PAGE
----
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Posted Friday, December 2, 2011 7:41 AM
Hall of Fame

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Great question, thanks Hugo.
Post #1215357
Posted Friday, December 2, 2011 7:58 AM
Mr or Mrs. 500

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Given the almost 50/50 split between right and wrong answers, I suspect most people are taking an educated guess at the answer (I know I did). The emphasis on the word EXACT made me suspect that the answer to this question was going to be no. Thanks for a good learning question.
Post #1215373
Posted Friday, December 2, 2011 8:43 AM


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Excellent question. A good one for Friday - nice and easy.

I don't understand why so many people (184 out of 370 so far) got it wrong.

It must seem blindingly obvious to anyone who has ever had to pack a collection of variously sized objects into a set of equally sized boxes that you can't tell the number of boxes needed from the average object size - and that isn't all that rare a domestic task. When packing to move house (or even for a family holiday) shuffling things between packing crates (or between suitcases) in order to fit more things in is surely a common experience?

People who work with databases should of course know how to do worst case estimates on storage occupancy, so even if they haven't had domestic experience of putting vaious sized pakages into a uniform set of tubs they ought to get this one right. Although it maybe doesn't matter too much - the spread from best case via average case to worst case isn't all that enormous for the criteria given in the problem (unless my mental arithmetic is playing tricks on me).



Tom
Post #1215424
Posted Friday, December 2, 2011 8:48 AM


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L' Eomot Inversé (12/2/2011)
Excellent question. A good one for Friday - nice and easy.

I don't understand why so many people (184 out of 370 so far) got it wrong.

It must seem blindingly obvious to anyone who has ever had to pack a collection of variously sized objects into a set of equally sized boxes that you can't tell the number of boxes needed from the average object size - and that isn't all that rare a domestic task. When packing to move house (or even for a family holiday) shuffling things between packing crates (or between suitcases) in order to fit more things in is surely a common experience?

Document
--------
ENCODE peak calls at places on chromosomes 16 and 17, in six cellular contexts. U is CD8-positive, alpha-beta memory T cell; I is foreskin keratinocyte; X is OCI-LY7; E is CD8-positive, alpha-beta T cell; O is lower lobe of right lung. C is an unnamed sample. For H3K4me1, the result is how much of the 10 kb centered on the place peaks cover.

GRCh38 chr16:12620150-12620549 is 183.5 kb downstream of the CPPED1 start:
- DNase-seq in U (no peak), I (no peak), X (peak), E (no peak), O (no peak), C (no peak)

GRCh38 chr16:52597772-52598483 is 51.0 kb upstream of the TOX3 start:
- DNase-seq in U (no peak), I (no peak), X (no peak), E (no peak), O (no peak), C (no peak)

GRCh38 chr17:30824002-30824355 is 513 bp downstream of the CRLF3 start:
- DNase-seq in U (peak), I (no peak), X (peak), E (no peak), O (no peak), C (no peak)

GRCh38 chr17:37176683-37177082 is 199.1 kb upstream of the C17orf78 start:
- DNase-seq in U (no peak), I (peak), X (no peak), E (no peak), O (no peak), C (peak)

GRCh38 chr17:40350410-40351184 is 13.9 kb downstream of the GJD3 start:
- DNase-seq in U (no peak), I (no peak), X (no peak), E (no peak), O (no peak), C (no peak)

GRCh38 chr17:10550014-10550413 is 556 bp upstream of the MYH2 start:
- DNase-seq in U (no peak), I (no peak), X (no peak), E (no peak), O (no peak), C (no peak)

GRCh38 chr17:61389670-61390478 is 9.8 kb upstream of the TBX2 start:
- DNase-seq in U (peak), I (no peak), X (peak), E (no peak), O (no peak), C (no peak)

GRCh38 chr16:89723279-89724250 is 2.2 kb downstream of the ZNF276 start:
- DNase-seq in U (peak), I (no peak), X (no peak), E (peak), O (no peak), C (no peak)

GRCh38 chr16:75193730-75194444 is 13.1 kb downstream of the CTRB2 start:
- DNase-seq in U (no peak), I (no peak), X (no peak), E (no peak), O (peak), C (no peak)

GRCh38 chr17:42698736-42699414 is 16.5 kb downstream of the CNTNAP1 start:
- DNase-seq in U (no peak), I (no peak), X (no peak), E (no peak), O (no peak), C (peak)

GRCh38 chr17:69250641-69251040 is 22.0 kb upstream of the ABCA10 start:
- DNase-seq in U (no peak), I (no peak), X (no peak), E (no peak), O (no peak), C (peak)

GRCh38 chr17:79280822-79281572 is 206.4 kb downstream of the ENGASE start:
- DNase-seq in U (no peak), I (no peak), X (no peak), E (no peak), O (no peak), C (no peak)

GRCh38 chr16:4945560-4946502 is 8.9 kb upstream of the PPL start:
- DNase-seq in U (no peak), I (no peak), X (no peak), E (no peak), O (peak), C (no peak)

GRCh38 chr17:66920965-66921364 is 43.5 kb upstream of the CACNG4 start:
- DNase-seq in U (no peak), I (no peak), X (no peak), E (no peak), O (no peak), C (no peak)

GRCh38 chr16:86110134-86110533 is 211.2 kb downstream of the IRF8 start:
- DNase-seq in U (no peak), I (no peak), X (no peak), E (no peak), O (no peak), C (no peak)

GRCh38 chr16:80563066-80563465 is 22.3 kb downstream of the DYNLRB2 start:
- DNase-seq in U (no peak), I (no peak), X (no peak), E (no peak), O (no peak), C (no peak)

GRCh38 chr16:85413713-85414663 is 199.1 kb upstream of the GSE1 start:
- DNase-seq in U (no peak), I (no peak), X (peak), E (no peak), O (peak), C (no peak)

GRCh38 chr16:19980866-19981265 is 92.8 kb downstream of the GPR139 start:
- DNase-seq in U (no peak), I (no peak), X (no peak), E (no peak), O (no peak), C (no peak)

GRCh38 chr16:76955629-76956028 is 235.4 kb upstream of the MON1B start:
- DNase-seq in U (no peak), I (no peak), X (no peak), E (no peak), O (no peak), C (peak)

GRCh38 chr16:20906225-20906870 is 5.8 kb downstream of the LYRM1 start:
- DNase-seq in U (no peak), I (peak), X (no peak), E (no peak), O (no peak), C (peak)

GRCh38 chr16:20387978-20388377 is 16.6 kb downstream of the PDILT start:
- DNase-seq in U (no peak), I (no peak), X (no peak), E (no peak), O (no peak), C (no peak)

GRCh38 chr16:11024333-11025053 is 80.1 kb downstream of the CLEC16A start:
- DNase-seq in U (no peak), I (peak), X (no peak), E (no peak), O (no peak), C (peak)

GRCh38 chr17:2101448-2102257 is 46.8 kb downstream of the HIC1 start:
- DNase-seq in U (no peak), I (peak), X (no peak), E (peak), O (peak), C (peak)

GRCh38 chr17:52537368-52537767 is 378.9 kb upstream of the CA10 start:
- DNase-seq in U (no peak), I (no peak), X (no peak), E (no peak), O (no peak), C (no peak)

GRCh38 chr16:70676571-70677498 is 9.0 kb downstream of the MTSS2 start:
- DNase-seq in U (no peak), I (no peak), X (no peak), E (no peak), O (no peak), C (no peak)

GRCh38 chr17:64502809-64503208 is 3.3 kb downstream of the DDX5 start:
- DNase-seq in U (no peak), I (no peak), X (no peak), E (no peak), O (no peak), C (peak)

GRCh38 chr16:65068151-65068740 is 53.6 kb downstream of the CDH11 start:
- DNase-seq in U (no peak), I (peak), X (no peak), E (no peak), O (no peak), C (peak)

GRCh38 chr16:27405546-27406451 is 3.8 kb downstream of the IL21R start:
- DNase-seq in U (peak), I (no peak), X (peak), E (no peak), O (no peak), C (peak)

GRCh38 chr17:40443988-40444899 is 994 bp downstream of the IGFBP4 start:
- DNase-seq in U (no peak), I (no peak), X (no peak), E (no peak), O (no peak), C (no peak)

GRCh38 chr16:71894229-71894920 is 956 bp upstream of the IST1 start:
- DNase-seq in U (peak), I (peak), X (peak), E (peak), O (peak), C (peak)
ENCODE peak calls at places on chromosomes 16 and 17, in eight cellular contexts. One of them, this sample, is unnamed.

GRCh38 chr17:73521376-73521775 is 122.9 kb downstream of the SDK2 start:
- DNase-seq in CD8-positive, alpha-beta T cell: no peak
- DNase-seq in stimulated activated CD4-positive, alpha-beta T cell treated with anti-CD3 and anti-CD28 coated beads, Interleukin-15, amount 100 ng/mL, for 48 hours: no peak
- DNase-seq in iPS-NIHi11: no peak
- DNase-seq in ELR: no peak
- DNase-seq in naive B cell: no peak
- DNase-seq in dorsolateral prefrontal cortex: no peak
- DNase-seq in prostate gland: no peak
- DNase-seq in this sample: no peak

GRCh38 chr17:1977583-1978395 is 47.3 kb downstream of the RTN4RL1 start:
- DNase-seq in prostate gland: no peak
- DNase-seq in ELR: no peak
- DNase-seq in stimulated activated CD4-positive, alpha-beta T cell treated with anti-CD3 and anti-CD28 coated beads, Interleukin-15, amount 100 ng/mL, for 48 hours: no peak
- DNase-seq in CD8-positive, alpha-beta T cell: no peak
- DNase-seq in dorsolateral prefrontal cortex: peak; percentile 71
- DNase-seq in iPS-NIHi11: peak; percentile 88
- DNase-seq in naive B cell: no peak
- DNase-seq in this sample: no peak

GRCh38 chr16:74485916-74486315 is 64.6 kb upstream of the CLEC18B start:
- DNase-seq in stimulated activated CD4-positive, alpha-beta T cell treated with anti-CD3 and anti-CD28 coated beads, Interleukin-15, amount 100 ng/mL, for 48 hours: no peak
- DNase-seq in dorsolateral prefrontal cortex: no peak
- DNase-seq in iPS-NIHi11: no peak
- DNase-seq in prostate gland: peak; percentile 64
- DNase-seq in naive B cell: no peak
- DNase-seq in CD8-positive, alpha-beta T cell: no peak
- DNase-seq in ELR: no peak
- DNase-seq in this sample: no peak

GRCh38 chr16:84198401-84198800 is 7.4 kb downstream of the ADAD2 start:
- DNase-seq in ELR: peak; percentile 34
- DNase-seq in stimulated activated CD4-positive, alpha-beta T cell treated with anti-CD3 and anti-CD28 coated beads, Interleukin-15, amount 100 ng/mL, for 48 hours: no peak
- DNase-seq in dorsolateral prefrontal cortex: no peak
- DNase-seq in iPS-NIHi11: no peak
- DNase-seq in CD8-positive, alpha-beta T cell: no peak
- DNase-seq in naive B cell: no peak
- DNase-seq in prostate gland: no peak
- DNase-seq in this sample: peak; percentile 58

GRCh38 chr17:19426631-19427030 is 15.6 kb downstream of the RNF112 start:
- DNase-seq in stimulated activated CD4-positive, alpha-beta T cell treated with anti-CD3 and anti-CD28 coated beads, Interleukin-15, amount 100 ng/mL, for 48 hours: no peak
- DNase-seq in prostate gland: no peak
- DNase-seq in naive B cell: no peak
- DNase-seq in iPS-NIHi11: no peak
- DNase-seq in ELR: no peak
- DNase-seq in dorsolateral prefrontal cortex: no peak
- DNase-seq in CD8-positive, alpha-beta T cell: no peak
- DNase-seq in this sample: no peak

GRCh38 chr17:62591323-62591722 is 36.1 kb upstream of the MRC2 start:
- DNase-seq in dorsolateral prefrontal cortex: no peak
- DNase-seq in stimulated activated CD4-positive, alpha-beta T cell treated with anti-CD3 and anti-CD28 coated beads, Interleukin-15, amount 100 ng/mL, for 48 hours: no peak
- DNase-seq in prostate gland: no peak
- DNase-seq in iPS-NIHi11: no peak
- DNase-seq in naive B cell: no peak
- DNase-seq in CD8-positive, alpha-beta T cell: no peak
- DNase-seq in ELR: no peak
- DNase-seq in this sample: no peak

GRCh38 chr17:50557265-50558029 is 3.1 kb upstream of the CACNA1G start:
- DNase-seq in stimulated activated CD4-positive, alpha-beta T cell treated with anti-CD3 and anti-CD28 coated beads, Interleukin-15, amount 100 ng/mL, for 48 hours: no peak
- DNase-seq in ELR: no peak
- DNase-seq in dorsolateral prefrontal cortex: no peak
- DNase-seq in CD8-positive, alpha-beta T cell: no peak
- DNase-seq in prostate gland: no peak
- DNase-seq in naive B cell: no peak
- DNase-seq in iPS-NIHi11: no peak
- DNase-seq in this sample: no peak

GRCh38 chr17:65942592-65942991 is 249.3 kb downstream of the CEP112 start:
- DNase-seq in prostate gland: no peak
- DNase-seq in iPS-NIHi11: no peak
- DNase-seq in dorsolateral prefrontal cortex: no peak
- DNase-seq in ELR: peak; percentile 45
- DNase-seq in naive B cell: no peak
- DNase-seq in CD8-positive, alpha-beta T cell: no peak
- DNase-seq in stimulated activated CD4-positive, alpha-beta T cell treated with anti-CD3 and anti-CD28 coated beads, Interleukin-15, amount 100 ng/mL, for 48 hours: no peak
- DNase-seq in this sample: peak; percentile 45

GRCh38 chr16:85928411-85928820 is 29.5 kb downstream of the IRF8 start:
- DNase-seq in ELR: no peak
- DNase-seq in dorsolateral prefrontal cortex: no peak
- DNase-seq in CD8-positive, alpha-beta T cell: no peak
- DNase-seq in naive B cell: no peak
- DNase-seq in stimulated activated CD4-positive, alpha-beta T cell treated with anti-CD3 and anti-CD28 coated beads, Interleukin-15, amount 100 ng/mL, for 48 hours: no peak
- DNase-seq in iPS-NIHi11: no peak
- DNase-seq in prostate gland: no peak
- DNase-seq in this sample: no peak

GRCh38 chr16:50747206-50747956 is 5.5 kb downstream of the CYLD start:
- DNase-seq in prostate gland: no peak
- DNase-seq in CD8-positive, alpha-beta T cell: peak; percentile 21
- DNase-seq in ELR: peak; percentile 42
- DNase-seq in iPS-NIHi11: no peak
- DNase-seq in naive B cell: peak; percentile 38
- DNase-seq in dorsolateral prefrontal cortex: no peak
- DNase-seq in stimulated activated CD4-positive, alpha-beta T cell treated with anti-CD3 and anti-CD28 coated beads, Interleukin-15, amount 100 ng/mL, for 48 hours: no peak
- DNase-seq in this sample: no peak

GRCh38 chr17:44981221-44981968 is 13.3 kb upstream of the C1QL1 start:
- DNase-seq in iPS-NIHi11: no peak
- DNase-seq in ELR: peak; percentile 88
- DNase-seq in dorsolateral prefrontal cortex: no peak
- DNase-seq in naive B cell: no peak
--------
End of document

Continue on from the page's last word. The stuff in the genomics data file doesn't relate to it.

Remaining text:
People who work with databases should of course know how to do worst case estimates on storage occupancy, so even if they haven't had domestic experience of putting vaious sized pakages into a uniform set of tubs they ought to get this one right. Although it maybe doesn't matter too much - the spread from best case via average case to worst case isn't all that enormous for the criteria given in the problem (unless my mental arithmetic is playing tricks on me).


An even better explanation. Thanks.
Post #1215434
Posted Friday, December 2, 2011 9:09 AM


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Thanks for the reminder Hugo.



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Post #1215469
Posted Friday, December 2, 2011 9:47 AM


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Thanks Hugo
Post #1215512
Posted Friday, December 2, 2011 1:18 PM


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Great question. I debated for awhile, completely forgot the way data is stored in pages, and got the answer wrong. But I really enjoyed reading why :)

Kenneth Fisher
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Post #1215677
Posted Friday, December 2, 2011 3:12 PM
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Ah, correctly answering one of Hugo's questions is a great start to the weekend! I will savor this feeling, as it may very well months until it happens again.

Great question, Hugo.
Post #1215716
Posted Friday, December 2, 2011 3:25 PM


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Thanks, all, for the kind words. I figured a not-too hard yes/no question would make for a nice change of pace. (It being scheduled on a friday is not my doing, though).

The next question in this series (which will be a tough one, I hope) is still being prepared, but I do have another (unrelated) question scheduled for next week - so brace yourselves!



Hugo Kornelis, SQL Server MVP
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Post #1215719
Posted Monday, December 5, 2011 1:28 AM


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Nice question, thanks!



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